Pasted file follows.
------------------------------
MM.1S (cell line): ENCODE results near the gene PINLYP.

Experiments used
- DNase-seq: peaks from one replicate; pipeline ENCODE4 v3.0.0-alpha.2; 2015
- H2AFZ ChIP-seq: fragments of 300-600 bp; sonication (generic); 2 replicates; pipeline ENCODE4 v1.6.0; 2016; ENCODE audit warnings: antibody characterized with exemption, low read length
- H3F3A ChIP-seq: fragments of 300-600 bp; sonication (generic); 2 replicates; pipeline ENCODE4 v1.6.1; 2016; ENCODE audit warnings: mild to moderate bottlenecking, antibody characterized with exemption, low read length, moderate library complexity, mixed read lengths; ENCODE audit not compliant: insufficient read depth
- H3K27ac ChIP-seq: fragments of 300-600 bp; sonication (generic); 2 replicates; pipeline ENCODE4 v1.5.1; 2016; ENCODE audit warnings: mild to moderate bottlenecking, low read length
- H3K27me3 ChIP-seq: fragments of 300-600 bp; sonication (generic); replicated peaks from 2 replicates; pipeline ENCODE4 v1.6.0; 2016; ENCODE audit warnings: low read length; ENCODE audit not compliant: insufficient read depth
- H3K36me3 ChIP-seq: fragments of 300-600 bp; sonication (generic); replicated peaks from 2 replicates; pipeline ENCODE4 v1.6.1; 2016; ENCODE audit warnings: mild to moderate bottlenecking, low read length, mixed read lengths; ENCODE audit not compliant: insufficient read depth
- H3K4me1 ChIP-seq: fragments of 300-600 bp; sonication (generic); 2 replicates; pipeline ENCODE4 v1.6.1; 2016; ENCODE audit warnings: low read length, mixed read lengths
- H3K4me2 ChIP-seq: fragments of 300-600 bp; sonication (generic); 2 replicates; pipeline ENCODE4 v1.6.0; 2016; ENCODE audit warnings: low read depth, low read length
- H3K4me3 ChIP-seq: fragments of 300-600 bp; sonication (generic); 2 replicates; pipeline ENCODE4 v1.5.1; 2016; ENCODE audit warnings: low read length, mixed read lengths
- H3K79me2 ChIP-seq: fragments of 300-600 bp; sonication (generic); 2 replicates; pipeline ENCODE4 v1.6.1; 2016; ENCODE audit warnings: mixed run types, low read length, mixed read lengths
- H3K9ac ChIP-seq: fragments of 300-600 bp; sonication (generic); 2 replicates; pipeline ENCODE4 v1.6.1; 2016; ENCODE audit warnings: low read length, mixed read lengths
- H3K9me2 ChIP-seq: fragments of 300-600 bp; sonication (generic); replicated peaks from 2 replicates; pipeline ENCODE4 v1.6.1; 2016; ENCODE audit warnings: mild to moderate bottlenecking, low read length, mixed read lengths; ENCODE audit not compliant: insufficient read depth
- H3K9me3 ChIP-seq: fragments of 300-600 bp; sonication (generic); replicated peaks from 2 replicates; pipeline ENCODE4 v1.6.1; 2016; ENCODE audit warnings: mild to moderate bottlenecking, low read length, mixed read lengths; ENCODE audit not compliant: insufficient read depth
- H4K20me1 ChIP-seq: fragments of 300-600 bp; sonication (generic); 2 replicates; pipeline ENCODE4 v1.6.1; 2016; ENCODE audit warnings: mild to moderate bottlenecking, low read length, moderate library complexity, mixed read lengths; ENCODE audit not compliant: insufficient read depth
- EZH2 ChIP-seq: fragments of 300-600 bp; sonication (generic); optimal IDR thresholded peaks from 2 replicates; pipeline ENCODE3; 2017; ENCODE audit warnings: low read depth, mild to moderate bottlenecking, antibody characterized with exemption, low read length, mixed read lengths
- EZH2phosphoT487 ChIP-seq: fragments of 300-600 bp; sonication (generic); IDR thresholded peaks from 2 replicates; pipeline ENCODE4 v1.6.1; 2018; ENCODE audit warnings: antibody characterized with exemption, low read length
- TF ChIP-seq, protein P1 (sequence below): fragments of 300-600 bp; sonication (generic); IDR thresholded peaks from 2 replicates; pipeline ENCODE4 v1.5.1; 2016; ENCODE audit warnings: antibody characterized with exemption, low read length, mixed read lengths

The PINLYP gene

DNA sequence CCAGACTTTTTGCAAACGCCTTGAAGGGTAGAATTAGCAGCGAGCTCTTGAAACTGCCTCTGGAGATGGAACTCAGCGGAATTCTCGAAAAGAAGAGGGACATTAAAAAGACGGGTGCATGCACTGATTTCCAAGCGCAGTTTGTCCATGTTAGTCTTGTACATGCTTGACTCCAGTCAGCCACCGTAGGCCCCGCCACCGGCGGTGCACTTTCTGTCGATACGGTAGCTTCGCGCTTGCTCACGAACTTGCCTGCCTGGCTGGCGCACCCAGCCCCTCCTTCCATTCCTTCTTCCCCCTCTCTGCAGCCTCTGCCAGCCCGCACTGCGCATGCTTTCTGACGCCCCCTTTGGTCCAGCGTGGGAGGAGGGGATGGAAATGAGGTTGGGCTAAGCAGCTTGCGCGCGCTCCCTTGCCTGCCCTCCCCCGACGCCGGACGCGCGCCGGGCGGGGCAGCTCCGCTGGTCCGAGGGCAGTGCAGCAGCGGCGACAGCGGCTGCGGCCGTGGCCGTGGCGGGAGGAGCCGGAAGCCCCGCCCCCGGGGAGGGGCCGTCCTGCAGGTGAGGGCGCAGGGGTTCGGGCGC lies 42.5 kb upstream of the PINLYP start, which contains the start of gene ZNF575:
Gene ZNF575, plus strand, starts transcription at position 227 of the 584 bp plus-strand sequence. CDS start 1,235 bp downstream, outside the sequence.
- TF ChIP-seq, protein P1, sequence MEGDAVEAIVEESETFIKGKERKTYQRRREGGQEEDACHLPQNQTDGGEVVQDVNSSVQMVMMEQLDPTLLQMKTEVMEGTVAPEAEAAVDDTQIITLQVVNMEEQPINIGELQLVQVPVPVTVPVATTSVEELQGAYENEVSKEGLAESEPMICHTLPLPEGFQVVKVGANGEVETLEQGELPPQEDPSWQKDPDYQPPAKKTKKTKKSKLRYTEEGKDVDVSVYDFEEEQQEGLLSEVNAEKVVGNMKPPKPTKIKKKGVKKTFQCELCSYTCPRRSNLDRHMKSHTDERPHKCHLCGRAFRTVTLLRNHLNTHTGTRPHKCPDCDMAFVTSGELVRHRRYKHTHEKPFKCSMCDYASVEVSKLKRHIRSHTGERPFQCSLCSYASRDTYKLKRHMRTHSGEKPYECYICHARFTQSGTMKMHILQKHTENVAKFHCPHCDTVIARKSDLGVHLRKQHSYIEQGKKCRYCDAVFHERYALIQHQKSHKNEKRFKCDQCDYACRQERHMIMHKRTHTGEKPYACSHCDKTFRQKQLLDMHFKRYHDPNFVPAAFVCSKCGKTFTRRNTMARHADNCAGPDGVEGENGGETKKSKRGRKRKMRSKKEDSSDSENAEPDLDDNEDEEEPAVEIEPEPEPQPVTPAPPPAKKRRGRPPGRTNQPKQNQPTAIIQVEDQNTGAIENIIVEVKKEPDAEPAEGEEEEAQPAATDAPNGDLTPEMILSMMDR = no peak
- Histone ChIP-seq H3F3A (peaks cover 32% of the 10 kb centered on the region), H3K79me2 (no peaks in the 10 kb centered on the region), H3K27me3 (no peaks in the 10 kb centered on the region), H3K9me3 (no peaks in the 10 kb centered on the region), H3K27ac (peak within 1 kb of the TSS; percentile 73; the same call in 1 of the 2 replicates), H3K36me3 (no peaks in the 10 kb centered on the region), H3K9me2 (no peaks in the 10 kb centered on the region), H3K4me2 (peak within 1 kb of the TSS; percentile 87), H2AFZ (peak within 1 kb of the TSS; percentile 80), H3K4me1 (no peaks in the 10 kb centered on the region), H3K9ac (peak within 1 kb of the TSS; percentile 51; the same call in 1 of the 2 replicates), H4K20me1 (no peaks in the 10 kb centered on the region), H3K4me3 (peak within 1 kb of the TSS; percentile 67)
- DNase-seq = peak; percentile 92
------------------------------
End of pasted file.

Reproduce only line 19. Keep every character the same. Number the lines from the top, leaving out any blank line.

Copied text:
- TF ChIP-seq, protein P1 (sequence below): fragments of 300-600 bp; sonication (generic); IDR thresholded peaks from 2 replicates; pipeline ENCODE4 v1.5.1; 2016; ENCODE audit warnings: antibody characterized with exemption, low read length, mixed read lengths